Dynamics GP Extender is one of those modules that has so much in it, most people don’t use even half of it. One of the most underused features is Extender Views. Anyone that has worked on reports using data entered into Extender windows will tell you that getting data directly out of Extender tables is a challenge. All dates will be stored in one table, all strings in another, all integers in another… This is where Extender Views can really help.
Extender Views will automatically create a SQL view from your Extender windows and even let you link in other GP tables. These views make reporting on Extender data significantly easier. Below are the detailed steps to create an Extender View. For this example I am using Dynamics GP 10.0 SP 3 and a pre-existing Extender window called Customer Additional Information which links to the Customer Maintenance window on key field Customer Number. To illustrate, I will create a view with all the fields on the Extender Window and a few fields from the Customer Master table. You can click on the screen shots to see them larger/clearer.
Log into Dynamics GP as ‘sa’ and open Extender (Microsoft Dynamics GP > Tools > Extender > Extender). Click on Views in the list of Extender Objects on the left, click New. This will open the Extender Views window:
Choose an ID, Description and SQL Name for the View. I typically like to use the same ID and Description as the Extender window. The SQL Name is what you’ll see in SQL and use for reporting, so make it something easily identifiable. Maybe even put EXT in there, so you know this came from Extender:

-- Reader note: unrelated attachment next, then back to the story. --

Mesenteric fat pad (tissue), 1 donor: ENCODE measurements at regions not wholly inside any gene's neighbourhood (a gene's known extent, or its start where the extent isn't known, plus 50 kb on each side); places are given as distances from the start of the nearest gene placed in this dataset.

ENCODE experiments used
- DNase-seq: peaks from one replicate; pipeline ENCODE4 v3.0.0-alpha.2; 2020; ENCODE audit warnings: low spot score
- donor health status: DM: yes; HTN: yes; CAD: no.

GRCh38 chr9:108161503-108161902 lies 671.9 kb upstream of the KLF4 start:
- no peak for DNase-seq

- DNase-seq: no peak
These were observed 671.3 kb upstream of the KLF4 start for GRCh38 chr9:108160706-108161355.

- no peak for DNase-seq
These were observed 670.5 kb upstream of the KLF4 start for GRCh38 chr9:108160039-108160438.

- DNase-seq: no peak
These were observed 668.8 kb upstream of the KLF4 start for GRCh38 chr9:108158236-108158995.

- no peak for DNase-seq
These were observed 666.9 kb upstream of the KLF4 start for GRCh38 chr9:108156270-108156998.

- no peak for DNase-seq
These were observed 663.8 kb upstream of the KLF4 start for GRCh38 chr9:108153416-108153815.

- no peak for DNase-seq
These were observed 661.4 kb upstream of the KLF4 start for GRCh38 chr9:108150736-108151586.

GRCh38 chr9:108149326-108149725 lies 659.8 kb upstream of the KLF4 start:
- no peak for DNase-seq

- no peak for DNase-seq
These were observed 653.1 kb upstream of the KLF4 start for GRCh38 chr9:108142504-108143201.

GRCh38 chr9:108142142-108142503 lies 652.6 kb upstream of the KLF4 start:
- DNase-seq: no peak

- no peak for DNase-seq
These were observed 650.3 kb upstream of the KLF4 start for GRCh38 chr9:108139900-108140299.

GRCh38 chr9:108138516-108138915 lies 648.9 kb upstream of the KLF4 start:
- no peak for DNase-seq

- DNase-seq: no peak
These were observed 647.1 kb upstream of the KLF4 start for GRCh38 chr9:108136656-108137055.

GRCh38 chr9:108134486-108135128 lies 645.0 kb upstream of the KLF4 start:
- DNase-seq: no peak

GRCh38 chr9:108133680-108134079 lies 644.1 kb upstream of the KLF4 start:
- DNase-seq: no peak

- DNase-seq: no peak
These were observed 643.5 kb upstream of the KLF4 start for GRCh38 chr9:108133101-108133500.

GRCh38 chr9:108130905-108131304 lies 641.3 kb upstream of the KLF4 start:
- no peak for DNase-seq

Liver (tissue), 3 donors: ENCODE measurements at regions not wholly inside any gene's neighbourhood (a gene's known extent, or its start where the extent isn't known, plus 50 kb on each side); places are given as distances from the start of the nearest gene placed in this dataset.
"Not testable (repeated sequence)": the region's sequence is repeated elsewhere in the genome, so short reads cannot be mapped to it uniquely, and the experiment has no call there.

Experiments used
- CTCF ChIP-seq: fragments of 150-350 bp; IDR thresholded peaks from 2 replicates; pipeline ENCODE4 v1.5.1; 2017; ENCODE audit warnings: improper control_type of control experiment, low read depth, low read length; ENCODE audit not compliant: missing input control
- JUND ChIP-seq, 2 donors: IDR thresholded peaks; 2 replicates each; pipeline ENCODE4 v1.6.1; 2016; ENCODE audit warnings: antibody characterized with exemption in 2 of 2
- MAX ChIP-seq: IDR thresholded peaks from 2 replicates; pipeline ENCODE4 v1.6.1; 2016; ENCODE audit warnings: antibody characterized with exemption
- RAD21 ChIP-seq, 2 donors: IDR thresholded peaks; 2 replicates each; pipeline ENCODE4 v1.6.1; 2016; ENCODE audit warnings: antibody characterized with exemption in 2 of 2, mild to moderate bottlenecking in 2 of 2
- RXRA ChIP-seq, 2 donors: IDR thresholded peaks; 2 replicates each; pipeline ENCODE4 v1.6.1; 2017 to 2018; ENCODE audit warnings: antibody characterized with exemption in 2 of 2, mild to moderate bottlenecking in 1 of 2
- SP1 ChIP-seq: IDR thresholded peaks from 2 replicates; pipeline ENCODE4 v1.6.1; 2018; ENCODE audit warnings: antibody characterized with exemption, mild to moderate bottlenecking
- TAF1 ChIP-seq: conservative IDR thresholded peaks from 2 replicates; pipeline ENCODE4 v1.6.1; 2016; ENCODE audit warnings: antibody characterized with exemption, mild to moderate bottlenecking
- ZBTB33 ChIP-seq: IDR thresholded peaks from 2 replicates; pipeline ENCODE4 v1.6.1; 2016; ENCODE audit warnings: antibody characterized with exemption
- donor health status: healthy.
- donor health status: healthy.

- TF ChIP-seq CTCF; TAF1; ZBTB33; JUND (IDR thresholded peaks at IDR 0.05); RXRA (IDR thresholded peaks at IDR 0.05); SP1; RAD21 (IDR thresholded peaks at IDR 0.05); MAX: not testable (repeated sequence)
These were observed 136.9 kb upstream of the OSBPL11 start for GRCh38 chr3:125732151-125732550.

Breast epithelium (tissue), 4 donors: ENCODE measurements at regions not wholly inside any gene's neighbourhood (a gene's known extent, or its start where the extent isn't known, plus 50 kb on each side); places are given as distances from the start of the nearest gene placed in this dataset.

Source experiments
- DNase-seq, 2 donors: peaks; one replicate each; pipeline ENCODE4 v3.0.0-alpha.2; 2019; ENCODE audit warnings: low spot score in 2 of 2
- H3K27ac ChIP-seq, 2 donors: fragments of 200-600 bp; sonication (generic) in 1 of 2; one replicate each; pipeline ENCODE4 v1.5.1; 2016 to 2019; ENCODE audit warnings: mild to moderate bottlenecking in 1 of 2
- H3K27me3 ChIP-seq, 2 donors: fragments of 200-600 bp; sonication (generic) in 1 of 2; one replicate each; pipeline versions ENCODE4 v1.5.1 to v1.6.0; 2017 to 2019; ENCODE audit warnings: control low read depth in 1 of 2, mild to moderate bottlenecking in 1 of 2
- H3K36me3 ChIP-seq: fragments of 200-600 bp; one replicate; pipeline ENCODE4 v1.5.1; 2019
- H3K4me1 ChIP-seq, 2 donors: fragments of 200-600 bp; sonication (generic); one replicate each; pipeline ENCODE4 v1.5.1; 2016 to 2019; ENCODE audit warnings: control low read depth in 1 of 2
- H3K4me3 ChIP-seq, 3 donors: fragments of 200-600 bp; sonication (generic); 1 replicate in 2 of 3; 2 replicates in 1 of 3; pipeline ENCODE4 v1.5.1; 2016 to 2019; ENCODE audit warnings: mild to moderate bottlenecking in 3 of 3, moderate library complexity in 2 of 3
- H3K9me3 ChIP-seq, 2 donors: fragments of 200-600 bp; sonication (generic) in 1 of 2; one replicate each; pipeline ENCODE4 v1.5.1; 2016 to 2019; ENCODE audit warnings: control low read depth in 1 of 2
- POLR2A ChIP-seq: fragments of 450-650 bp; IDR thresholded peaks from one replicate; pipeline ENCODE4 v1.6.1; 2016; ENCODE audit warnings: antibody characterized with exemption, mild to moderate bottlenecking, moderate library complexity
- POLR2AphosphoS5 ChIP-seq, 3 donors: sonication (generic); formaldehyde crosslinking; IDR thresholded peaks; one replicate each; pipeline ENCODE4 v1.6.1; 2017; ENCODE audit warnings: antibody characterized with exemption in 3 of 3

The next step is adding a primary table. Since we’re only planning on two ‘tables’ it really doesn’t matter which one we add as the primary, but I typically make the GP table the primary one. Click Add, choose Microsoft Dynamics GP for Type, Microsoft Dynamics GP for Product, Sales for Series, RM Customer MSTR for Table:
Click Add, this will bring you back to the Extender Views window where you can decide what fields from the Customer Master table you want to add to your view. While it may be tempting to click Mark All, this is not a great idea as there are over 100 fields in this particular table, most of which you do not need. In case you’re looking for them, Extender automatically strips out the DEX_ROW_ID and DEX_ROW_TS fields.
To add the fields from the Customer Additional Information window click Add, choose Extender Window under Link to Type and choose you Extender window under Window ID. (Note: even though it’s called Window ID, the list is actually of Extender window descriptions, which is more user friendly.)
To define the link between the Customer Master table and the Extender window, click on the + next to Link Fields and choose Customer Number for both the From Field and To Field, then click Add: